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Home :: Archive :: 2005 :: November ::
Hamlet: Revenge or Justice?
The Shakespeare Conference: SHK 16.1825  Friday, 4 November 2005

From: 		Joseph Egert <
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Date: 		Thursday, 03 Nov 2005 18:00:56 +0000
Subject: 16.1811 Hamlet: Revenge or Justice?
Comment: 	Re: SHK 16.1811 Hamlet: Revenge or Justice?

Responding to Ed Taft's contention that Hamlet's smiting of Claudius is 
not the Will of God, David Bishop writes, "One aspect of God's will is 
clear: the Christian God opposes personal revenge."

As did His Father before Him, at least in the Beginning. To later 
Christian shepherds, the Hebrew Ur-God of GENESIS 4 was unaccountably 
forgiving of First Murderer Cain's crime against his brother Abel, an 
early Christ figure. As posthumous agents of human "justice", they 
sentenced Cain to endless torment in Hell's deepest pit. Not only did 
God, like a good minister, seek to dissuade Cain from sin before his 
crime; He protected him with His mark (a hedging crown, perhaps?) from 
human justice or revenge, personal or collective, enabling him to found 
civil society where "wild justice" could be tamed. Anyone harming Cain 
would be repaid sevenfold. The Ur-God does not prevent his time of life 
nor does He deny him free will, seeking perhaps to guide His ultimate 
prodigal toward sincere penance and salvation of his soul. In IMITATIO 
DEI, young Hamlet ministers to his mother Gertrude, though with 
questionable lasting success.

Claudius' lament in his attempt at prayer, that his offense "hath the 
primal eldest curse upon't/ A brother's murder", may be glossed in more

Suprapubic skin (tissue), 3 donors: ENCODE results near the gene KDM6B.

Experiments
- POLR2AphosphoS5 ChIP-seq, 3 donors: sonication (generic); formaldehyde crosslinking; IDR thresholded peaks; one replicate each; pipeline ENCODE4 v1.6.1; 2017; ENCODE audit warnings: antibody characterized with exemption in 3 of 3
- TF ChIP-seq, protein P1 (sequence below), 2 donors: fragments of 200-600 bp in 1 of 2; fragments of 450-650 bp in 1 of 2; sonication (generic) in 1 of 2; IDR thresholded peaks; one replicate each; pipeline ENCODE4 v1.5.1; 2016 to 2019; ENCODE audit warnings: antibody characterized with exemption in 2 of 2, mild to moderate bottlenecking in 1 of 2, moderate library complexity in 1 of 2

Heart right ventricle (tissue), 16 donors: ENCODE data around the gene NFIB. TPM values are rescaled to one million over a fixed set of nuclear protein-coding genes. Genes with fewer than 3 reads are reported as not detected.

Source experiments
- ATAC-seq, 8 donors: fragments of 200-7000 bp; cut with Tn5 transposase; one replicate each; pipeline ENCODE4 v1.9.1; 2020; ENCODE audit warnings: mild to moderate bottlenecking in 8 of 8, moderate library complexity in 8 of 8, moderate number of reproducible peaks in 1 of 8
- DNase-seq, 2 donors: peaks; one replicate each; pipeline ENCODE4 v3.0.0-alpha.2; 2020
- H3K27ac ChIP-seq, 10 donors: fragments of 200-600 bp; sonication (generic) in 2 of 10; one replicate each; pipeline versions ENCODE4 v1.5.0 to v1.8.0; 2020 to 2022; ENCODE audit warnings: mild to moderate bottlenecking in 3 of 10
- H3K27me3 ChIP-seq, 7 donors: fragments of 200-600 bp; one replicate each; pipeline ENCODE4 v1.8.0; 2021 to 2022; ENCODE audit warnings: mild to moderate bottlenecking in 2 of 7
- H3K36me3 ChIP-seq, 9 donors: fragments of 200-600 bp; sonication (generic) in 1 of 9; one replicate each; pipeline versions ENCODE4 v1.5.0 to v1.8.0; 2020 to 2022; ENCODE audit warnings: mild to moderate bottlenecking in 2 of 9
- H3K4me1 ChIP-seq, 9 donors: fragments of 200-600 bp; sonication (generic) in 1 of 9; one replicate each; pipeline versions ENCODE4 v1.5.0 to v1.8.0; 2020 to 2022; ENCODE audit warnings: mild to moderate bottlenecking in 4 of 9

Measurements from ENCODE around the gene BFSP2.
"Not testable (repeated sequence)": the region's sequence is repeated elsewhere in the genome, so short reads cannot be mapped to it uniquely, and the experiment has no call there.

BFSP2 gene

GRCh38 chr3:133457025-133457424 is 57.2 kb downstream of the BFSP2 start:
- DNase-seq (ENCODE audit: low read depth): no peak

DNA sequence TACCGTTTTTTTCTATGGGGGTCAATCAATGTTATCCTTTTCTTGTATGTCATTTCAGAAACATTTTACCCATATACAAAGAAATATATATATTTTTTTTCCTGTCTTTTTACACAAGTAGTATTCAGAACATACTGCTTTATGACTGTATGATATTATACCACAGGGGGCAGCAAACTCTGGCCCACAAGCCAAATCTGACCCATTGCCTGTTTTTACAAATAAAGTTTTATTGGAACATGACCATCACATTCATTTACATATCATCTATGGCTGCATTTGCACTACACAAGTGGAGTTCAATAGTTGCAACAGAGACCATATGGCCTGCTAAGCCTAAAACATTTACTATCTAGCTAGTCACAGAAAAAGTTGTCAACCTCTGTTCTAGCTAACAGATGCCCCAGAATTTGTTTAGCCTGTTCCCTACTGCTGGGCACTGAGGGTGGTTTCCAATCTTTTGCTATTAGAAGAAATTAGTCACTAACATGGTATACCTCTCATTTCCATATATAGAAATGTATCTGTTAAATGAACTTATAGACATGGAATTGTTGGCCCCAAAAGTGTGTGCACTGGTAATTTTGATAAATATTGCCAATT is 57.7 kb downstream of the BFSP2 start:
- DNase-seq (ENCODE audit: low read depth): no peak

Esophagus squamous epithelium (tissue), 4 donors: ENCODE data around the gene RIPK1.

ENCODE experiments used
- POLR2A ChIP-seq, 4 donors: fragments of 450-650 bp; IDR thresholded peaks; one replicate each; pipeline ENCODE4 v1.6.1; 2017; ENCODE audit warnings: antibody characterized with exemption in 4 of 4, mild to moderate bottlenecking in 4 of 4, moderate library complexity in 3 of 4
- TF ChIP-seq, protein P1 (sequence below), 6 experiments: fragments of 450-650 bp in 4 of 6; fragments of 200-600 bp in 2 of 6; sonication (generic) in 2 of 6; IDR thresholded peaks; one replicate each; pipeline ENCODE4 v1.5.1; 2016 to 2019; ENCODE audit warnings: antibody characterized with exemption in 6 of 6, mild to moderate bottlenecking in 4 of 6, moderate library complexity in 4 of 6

than one way. Every deliberate homicide in the human family may be seen 
as a fratricide--this being the ineradicable curse on our "old stock."
Or, more likely, the curse may be God's punishment for Cain's 
fratricide, namely, "vagabondage" for life and beyond. RICHARD II's 
Bolingbroke, IN IMITATIO DEI, sentences Richard's murderer Exton: "With 
Cain go wander through shades of night,/ And never show thy head by day 
nor light." Who, in HAMLET, is doomed to "walk the night"? What 
"extravagant and erring spirit" flees the light of day and, perhaps, 
Marcellus' "partisan" cross? Is King Hamlet being punished, like Cain, 
for our tragedy's First Slaying of a brother monarch? Does the sevenfold 
punishment for Claudius' crime now include the deaths of Polonius, 
Ophelia, Rosenkrantz, Guildenstern, Laertes, Gertrude, Claudius, and 
Hamlet himself?

Yet GENESIS 4 does not end with Cain himself. Will humanity, in the form 
of his descendant Lamech, learn from God to spare the criminal his life 
and guide him toward repentance and possibly salvation? Instead, God's 
mercy emboldens Lamech to murder at will, feeling he will be protected 
as well. The moral anarchy from God's leniency, as in Vincentio's 
Vienna, spreads like a plague. God will now temper his mercy with 
death-dealing retribution.

The Flood is at hand.

Joe Egert

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